The taxi driver and I were chit-chatting joyfully, to the extent that he even forgot to turn on the meter at the beginning of the ride. He turned it on after we had already gone a part of the way, so the ride was cheaper than I what was told told to expect. In the hostel (A&O Metro Strizkov,) however, it turned out that I had to pay 100 CZK extra for bedsheets, which wasn’t mentioned on their website. I couldn’t even afford it. My bank account was empty, I only had euros in cash, and the exchange machine at the reception was broken. In the end I had to borrow 100 CZK from a random Polish person met somewhere in the social space. That would never happen if they mentioned this hidden cost on their website.

The hostel was in no way outstanding or better than other hostels in Prague, but it was crowded with tourists because of a lot of marketing and because it was a bit cheaper than the others. I was pretty much exhausted after all day’s hitchhiking, so I went to sleep directly, but the two Germans staying in my room went clubbing and came back very late.

The next day, on 9th August, I went downtown to see the Charles’ Bridge and the castle. I didn’t take a backpack and therefore didn’t bring any water, so I decided to buy water in the Old Town. The lowest price I found was 20 CZK for a 0,5 l bottle (70 CZK in the Castle District,) so I opted for a big Pilsner Urquell for 23 CZK. After several hours of walking around I arrived at the Golden Lane, where all houses were ridiculously small and where Franz Kafka used to live (no wonder he wrote the way he wrote if he lived on 15 square meters.) There was a water tap, but I didn’t have any bottle, so I could only drink with my cupped hand. I spent quite a long time standing at the tap and drinking water. After that, I struck up a conversation with a Han girl from Xinjiang and another one from Shanghai. We walked around together for quite a while, but after that I didn’t stay in touch with any one of them. I managed to find a 230 CZK meal in a rather decent-looking small restaurant in one of the streets going down from the Castle District. The meal was very small and rather revolting in taste–the strongest flavour was the one of MSG, but I had to eat everything, otherwise I would be hungry.

At that time, my hostel room was already totally empty and I suddenly felt very lonely (most probably as a result of Diamond Mind practice.) I meditated, but after that I felt even more miserable than before, so I went out to find a place to drink beer. In the vicinity there was only a bowling alley. I got a big Pilsner for 30 CZK (4.69 PLN!) and drank it on my own. Then the place was already closing down, so I walked back to the hostel. I asked two Chinese-looking girls which language they were speaking, and it turned out to be Cantonese. I asked if I could sit with them for a while, and I stayed there for three more hours. Suddenly I realized that about an hour earlier, I was feeling lonely and miserable, and then I was there, joyfully chatting in Chinese. This shows that all negative feelings are just states of mind. They are not real and therefore should not be taken too seriously.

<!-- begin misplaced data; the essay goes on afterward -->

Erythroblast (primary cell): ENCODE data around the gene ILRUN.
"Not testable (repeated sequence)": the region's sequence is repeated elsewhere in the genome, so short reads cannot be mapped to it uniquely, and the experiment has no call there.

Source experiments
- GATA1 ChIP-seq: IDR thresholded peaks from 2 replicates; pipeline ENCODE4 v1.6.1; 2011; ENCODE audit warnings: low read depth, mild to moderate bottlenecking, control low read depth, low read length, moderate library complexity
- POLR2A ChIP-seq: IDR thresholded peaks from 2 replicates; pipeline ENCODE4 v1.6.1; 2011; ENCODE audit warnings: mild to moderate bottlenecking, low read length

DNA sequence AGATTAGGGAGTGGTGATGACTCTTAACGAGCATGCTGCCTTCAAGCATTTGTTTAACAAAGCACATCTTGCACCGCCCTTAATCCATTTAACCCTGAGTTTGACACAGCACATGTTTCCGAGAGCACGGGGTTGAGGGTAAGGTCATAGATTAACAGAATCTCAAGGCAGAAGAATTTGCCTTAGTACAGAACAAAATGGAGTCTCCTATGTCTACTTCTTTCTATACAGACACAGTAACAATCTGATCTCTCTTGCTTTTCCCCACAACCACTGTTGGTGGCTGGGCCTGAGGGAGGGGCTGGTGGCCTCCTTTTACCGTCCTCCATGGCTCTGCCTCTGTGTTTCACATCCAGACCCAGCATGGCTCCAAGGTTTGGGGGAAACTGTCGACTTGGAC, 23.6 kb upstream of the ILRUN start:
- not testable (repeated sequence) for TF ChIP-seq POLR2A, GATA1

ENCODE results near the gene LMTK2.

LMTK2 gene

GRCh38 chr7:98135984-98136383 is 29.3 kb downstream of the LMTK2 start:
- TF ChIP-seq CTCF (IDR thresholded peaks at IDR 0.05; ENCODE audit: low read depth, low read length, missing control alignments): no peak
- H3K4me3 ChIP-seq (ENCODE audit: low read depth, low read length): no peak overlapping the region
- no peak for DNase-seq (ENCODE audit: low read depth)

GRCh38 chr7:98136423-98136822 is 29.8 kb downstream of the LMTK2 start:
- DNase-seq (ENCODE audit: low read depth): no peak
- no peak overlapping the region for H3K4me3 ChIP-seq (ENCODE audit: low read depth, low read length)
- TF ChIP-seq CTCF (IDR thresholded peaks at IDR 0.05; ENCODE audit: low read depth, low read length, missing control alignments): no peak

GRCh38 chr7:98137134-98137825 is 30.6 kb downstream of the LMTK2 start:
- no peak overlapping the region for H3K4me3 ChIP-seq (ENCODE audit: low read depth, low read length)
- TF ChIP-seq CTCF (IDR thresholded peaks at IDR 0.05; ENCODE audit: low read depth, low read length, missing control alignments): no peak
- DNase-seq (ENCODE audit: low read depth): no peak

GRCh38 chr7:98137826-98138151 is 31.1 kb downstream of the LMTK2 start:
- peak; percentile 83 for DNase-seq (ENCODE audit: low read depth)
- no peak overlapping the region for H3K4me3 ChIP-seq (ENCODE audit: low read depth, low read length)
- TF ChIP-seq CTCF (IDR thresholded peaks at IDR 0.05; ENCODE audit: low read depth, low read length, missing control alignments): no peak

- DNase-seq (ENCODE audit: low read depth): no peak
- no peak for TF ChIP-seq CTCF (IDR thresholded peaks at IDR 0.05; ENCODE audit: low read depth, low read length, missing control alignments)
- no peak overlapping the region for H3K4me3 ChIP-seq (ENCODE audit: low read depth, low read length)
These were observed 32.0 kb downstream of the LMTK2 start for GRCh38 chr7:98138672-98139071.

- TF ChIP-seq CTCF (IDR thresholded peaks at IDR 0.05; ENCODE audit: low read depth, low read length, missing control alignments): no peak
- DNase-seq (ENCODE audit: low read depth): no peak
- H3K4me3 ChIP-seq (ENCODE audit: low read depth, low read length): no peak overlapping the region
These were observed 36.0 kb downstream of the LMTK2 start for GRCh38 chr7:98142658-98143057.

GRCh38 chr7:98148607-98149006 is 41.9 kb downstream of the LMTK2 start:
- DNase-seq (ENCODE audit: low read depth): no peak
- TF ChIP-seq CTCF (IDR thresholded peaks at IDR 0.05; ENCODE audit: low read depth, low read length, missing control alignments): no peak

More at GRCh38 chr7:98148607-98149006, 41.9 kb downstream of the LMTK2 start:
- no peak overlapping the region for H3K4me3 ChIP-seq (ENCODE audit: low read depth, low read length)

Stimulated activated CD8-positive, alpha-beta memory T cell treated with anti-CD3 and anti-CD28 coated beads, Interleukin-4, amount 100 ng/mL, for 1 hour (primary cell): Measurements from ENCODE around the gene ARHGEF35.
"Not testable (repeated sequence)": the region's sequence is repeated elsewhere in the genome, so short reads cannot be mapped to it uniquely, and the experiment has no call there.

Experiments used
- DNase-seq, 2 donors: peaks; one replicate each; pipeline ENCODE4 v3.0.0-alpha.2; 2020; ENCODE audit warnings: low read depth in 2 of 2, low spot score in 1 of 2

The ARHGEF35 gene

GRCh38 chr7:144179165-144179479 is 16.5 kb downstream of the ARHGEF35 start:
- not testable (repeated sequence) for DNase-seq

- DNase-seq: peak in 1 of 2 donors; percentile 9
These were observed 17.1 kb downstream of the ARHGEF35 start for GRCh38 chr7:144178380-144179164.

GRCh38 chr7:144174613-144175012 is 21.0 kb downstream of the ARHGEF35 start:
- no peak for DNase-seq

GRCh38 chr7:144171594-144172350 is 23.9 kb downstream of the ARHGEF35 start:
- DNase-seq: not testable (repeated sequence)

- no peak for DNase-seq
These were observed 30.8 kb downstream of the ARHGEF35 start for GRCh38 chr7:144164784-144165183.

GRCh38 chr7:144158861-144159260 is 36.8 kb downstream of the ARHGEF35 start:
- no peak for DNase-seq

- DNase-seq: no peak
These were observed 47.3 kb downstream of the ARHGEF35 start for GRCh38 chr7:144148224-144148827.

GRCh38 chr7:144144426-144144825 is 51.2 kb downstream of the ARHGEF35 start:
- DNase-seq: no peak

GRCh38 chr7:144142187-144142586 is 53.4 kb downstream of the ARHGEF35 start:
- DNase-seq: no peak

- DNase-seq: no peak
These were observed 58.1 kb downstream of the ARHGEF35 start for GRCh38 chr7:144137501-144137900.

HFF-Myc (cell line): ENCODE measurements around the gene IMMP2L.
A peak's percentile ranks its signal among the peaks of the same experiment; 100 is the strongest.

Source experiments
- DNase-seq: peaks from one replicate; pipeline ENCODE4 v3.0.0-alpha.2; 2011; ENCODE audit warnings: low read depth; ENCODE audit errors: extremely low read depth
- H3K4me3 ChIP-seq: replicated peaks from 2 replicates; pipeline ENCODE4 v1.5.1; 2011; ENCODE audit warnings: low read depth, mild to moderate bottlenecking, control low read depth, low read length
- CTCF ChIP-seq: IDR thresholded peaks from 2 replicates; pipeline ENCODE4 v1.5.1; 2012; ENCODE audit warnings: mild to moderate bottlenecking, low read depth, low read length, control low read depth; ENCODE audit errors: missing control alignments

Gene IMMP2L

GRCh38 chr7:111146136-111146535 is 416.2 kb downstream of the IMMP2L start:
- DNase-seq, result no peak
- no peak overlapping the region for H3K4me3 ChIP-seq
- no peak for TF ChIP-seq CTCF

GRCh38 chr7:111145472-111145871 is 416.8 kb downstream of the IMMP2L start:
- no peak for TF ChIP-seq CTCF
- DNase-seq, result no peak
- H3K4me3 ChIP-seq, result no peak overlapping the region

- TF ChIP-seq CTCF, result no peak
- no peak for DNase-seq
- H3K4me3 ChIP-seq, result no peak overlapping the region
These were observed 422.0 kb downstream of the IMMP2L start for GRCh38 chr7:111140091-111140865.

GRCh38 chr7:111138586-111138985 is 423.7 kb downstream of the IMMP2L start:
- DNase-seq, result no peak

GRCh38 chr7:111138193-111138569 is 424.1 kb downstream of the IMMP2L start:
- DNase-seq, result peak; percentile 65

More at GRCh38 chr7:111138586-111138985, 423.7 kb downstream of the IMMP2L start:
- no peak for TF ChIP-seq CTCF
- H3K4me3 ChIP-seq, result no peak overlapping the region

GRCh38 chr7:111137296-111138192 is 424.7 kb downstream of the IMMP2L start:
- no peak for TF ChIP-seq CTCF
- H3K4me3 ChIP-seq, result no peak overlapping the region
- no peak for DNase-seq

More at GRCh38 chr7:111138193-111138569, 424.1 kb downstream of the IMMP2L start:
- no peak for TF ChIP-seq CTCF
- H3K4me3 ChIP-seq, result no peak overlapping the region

On 10th August I went hitchhiking again

2015-08-28 15:10:20 +0200 I asked a Buddhist teacher how to keep the right motivation in everyday life and in Buddhist practice. I asked about it, because I noticed that recently my meditation was driven by the wish to have a better, more comfortable life, rather than to liberate all sentient beings from suffering. The teacher told me to develop compassion for others by looking at how much they suffer.

“In the West, you don't see people living and dying in the streets of big cities. However, there are many people who live lives without sense. And sometimes it's even better to suffer a bit, but live a meaningful life than spend a meaningless life in luxury.”
He also said that sometimes we indulge in pleasant activities and hedonism. At other times we make something that doesn't feel that good, but is meaningful and benefits others. Over time, we will see that those meaningful activities were in fact more fun than the hedonistic ones, because they had sense and sowed good imprints in our minds.